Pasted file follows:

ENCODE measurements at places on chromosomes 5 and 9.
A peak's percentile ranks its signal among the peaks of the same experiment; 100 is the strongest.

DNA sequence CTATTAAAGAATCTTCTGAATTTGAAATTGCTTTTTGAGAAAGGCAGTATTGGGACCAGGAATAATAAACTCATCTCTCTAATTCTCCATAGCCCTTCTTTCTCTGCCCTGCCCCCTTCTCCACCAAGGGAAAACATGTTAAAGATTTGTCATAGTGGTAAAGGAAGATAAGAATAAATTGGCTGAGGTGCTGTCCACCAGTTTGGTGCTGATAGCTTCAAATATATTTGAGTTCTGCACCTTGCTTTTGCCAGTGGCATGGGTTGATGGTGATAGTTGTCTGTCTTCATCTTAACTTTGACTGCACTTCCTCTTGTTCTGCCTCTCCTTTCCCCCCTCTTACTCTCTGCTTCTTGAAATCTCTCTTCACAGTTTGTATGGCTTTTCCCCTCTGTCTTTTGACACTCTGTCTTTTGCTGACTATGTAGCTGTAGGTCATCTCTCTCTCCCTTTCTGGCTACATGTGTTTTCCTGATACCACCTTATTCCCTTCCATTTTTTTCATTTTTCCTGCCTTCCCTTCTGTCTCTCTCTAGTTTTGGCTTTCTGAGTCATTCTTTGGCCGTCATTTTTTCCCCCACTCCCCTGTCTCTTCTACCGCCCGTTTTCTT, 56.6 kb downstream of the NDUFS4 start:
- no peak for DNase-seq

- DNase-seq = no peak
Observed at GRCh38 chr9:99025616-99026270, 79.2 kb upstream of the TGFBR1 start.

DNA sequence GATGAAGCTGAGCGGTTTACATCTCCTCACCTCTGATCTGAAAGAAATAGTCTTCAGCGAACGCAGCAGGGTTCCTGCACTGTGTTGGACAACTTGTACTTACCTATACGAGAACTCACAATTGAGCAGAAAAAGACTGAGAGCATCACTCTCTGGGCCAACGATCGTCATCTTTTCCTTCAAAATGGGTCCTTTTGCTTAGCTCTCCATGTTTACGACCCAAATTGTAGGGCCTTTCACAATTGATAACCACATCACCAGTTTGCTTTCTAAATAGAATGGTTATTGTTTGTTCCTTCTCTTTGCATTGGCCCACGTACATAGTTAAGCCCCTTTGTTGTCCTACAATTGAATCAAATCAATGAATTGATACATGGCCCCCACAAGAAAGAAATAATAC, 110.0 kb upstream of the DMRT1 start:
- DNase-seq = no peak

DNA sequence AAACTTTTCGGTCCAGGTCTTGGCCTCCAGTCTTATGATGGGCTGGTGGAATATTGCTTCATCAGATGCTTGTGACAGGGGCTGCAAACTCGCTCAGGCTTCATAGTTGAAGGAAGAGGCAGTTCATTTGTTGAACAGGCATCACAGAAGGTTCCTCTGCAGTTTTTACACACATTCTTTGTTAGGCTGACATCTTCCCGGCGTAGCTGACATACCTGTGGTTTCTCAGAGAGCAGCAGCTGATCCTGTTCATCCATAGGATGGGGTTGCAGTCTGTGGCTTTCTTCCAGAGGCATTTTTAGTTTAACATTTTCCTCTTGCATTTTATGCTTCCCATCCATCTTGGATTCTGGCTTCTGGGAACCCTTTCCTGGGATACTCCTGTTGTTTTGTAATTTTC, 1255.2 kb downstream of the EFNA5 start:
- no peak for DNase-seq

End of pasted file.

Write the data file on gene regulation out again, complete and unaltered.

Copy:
ENCODE measurements at places on chromosomes 5 and 9.
A peak's percentile ranks its signal among the peaks of the same experiment; 100 is the strongest.

DNA sequence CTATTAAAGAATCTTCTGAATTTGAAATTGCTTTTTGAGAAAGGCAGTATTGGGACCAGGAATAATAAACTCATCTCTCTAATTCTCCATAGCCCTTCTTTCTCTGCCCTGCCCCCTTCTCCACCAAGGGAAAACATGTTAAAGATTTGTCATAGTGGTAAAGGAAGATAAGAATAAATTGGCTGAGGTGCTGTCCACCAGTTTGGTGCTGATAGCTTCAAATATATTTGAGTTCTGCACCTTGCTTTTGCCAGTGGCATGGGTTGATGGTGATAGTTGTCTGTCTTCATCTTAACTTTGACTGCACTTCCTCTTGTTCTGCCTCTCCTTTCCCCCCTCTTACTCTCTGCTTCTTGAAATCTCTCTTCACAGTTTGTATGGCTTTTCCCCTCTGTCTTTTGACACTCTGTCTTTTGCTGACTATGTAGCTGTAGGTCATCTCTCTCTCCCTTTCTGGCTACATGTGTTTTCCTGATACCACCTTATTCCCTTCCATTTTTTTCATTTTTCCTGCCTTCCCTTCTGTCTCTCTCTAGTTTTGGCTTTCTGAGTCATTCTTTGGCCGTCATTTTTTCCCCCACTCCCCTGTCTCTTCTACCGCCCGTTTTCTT, 56.6 kb downstream of the NDUFS4 start:
- no peak for DNase-seq

- DNase-seq = no peak
Observed at GRCh38 chr9:99025616-99026270, 79.2 kb upstream of the TGFBR1 start.

DNA sequence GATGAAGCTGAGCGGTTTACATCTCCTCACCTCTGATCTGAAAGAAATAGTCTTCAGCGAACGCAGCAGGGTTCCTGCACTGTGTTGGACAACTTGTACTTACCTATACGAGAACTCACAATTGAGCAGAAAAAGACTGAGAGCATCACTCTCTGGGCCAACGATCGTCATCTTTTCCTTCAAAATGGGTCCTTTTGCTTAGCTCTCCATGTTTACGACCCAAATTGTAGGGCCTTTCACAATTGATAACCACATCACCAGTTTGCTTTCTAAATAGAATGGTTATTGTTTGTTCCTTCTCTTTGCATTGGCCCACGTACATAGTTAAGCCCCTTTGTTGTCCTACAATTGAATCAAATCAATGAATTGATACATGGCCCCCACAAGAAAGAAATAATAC, 110.0 kb upstream of the DMRT1 start:
- DNase-seq = no peak

DNA sequence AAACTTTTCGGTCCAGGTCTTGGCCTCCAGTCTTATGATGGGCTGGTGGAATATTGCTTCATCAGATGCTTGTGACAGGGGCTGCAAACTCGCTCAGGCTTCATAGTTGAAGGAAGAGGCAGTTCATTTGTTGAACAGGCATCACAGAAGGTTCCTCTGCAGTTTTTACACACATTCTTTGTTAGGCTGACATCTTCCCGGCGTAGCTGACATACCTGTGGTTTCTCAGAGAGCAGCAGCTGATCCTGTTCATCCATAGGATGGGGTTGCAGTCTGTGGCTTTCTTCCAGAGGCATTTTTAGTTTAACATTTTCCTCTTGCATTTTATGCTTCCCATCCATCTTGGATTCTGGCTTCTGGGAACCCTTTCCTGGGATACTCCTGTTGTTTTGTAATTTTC, 1255.2 kb downstream of the EFNA5 start:
- no peak for DNase-seq